Legend has it that when U2 were finished making The Joshua Tree, they went to Kirsty MacColl, and asked her how the album should be sequenced. MacColl put the tracks in the order she liked them best, from her favourite to the worst (we don’t know where, or if, she drew the line between the good and the bad ones). “With Or Without You” came in third.

I like this story, not just for MacColl’s winning pragmatism but because she got it largely right. The Joshua Tree became U2’s breakthrough from stardom to megastardom partly because it opens with a trio of shimmering desert mirages which are somehow also stadium rock bangers, as fine a statement of “This is what we’re doing now” as any band has managed.

One of the crucial things about them – it’s why “Take Me To The Clouds Above” works – is that those songs aren’t exactly working as songs. If anything, the Joshua Tree singles are settings – the Edge and Lanois are taking chords and building spires of yearning out of them, and the fact that the prayers being offered from those spires are those of Bono Vox are somewhat coincidental.

Each of those three songs led to a hit cover – a good sign that U2 was onto something. (Sadly the trail ends there – nobody has yet risen to the challenge of putting a donk on “Bullet The Blue Sky”) The Chimes’ “I Still Haven’t Found What I’m Looking For” was first, which won Bono’s approval, probably because it took him seriously as a gospel songwriter. But it loses the actual wilderness spirituality in U2’s original, which for me is all in the hazy landscape and not in the prophet bellowing his way through it.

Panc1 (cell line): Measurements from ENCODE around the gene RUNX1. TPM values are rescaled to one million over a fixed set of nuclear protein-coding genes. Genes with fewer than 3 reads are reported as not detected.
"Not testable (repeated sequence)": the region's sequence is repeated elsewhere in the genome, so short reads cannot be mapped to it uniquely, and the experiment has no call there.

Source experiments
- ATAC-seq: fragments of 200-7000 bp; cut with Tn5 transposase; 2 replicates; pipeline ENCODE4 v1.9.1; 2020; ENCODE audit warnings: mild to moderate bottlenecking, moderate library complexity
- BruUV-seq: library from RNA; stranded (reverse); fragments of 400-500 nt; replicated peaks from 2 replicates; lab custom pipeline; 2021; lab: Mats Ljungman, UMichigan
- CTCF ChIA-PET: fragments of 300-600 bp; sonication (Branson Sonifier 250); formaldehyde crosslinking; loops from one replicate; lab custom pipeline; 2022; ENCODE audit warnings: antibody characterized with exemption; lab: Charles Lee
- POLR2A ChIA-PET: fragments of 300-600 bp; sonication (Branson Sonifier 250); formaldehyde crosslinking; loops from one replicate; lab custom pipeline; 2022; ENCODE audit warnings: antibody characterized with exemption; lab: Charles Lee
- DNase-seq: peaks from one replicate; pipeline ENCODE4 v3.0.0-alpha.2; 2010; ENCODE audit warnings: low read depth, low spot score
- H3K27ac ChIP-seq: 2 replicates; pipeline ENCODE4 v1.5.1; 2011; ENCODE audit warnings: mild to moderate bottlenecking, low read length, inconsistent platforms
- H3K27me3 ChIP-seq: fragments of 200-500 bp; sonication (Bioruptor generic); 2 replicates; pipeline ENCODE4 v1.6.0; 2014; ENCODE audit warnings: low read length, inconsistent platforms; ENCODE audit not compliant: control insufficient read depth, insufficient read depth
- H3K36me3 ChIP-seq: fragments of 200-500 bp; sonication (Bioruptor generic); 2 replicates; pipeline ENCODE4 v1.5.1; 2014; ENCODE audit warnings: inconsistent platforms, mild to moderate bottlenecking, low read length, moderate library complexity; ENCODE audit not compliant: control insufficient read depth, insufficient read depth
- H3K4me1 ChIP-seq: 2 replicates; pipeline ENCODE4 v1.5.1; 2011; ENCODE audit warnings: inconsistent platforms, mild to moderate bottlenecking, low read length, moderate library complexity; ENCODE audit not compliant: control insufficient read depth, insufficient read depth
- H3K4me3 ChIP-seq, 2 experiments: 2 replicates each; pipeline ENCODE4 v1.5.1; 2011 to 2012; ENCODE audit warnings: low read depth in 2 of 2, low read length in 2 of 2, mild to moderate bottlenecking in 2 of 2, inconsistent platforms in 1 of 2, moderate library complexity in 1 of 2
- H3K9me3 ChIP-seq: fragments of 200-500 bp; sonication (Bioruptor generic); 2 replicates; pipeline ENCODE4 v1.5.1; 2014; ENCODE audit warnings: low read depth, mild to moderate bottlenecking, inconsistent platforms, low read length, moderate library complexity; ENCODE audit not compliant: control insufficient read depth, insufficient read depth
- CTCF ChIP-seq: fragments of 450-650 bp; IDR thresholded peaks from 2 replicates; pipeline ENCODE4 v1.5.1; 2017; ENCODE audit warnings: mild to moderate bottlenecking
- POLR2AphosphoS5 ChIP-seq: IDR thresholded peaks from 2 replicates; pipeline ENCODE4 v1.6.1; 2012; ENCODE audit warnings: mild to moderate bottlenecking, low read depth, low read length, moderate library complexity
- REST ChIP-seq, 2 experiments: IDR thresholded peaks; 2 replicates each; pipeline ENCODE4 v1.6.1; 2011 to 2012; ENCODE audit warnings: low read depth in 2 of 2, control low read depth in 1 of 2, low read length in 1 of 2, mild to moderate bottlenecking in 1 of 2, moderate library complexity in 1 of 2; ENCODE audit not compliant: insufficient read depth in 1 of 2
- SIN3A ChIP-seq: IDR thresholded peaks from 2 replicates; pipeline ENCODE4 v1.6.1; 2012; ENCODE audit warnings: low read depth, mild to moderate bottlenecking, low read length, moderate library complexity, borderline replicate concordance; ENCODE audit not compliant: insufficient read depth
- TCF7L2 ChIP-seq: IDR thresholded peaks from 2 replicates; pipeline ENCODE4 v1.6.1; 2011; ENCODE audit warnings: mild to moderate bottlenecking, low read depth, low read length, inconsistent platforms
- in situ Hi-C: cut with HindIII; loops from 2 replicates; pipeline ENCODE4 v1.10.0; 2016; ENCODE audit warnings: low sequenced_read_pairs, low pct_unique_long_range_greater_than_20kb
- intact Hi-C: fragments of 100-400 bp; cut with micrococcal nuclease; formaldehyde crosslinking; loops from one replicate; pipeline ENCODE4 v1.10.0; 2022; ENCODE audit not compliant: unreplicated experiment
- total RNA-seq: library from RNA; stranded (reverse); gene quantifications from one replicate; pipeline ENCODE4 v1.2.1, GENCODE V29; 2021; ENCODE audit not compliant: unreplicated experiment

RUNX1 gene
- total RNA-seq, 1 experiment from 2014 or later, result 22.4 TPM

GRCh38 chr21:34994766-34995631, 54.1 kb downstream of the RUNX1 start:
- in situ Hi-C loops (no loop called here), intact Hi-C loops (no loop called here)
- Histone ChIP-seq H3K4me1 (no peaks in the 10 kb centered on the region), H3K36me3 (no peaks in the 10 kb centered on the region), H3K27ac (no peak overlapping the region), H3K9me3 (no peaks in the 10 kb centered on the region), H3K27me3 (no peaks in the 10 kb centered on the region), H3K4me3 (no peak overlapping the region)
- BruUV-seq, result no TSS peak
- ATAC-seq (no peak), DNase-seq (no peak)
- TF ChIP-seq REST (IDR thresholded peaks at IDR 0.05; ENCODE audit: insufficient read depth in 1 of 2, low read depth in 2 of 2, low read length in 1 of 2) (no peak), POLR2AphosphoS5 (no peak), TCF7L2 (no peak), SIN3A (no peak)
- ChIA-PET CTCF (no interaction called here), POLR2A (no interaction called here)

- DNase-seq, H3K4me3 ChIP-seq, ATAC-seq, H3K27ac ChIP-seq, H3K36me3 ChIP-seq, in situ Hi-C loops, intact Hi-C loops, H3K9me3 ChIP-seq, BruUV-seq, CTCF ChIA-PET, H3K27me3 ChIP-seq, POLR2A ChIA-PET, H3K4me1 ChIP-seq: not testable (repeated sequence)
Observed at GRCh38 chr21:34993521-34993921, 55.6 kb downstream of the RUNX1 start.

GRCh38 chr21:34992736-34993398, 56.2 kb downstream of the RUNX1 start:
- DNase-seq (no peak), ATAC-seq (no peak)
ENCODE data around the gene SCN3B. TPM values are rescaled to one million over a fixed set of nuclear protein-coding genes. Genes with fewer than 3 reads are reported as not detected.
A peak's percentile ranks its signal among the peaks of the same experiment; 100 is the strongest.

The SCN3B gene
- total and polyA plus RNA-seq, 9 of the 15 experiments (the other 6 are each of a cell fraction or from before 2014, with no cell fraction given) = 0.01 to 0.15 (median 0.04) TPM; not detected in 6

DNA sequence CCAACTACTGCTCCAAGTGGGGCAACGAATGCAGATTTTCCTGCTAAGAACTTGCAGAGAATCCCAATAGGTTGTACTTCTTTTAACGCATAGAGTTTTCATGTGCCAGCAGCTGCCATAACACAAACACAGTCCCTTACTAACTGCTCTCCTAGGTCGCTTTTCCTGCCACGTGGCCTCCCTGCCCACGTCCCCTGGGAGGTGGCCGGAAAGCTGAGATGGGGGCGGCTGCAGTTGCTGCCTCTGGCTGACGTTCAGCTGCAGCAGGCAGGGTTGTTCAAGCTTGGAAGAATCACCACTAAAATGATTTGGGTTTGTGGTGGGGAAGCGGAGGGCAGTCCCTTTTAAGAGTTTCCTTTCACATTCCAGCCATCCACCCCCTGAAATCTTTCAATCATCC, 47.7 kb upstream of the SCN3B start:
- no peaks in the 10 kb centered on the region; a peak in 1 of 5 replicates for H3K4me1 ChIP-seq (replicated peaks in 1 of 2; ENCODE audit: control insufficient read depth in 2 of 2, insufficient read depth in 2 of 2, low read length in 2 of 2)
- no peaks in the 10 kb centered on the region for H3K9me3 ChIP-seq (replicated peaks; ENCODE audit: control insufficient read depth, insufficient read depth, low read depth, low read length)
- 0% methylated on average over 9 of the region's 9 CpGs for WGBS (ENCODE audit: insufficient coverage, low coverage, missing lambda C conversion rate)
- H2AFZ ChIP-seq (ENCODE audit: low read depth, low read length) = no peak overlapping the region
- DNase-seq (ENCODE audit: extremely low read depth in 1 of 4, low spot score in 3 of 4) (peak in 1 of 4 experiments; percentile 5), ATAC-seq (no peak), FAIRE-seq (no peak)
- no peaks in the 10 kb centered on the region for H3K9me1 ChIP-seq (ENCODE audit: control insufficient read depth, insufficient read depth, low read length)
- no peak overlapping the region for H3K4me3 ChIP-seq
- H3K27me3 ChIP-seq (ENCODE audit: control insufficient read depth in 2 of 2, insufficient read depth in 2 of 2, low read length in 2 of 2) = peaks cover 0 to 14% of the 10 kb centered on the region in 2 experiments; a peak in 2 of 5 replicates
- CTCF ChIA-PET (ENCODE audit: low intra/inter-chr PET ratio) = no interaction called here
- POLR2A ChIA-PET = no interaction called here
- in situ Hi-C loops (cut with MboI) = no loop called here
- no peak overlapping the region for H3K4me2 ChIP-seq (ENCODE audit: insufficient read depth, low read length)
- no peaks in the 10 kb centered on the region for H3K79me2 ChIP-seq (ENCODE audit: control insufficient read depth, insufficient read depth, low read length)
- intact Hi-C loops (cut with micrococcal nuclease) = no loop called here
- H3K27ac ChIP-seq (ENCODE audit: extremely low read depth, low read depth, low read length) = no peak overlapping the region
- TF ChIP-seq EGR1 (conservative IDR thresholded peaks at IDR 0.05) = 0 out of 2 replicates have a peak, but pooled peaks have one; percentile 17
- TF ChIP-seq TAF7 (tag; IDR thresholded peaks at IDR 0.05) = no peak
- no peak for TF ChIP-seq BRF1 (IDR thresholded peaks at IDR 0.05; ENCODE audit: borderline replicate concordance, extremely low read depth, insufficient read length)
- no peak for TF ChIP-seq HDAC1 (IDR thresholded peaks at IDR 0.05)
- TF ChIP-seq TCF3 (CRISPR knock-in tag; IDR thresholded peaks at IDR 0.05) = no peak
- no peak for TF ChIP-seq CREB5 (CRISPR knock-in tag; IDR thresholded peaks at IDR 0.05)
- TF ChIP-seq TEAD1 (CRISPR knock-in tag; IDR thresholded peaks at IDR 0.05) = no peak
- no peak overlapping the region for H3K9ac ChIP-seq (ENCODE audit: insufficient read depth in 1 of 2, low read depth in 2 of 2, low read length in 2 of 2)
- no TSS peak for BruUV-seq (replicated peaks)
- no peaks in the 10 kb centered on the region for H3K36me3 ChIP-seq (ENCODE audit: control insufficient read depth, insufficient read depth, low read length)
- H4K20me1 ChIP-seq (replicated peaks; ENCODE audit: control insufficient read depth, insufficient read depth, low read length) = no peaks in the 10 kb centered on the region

Next the Pet Shop Boys took on “Where The Streets Have No Name”, combining it with hi-NRG classic “I Can’t Take My Eyes Off You” in a gentle early test of the 90s’ U2’s commitment to postmodern spectacle. The Pet Shop Boys’ record is one of their best, keeping the surging, revelationist underpinnings of U2’s song and marrying them to more profane desires: the spliced tracks complete each other in tender and delightful ways.

And here, thirteen years later, is another mash-up, ticking off the third Joshua Tree hit, “With Or Without You”, by reducing it to its purest form: those plangent, drifting notes the Edge spins the song around. It’s Bono’s best performance of the three in its original, but no matter: producers LMC junk him entirely, words and tune, putting in a resung verse hook from Whitney Houston’s “How Will I Know?”. A hook that in any case catches some of the same trembling uncertainty in the face of love’s enormity.

Or it does when Whitney sings it. Rachel McFarlane’s pedigree providing vocals for the likes of N-Trance points to how she approaches “Take Me To The Stars Above”, turning it into a no-nonsense clubland belter. This absolutely boosts its commercial potential and I doubt we’d be discussing it if it wasn’t for what she does – but it blunts some of the emotional edges on this particular combination, replacing romantic faith and doubt with a forthright conviction. (Maybe it’s just that matching Whitney for nuance is a really hard job for anyone.)

What we’re left with is a mash-up which makes exactly the right decisions as to which parts of its songs to snatch but which then uses them in a way that’s a bit too brusquely workmanlike to completely satisfy. This is something we’ll see a lot in club music number ones for the rest of the 00s (and beyond) – records which are as good as they need to be and no better. Or as Adam Clayton put it in a review shorter than mine but just as accurate, “It’s got a good beat, you can dance to it.”

Score: 6

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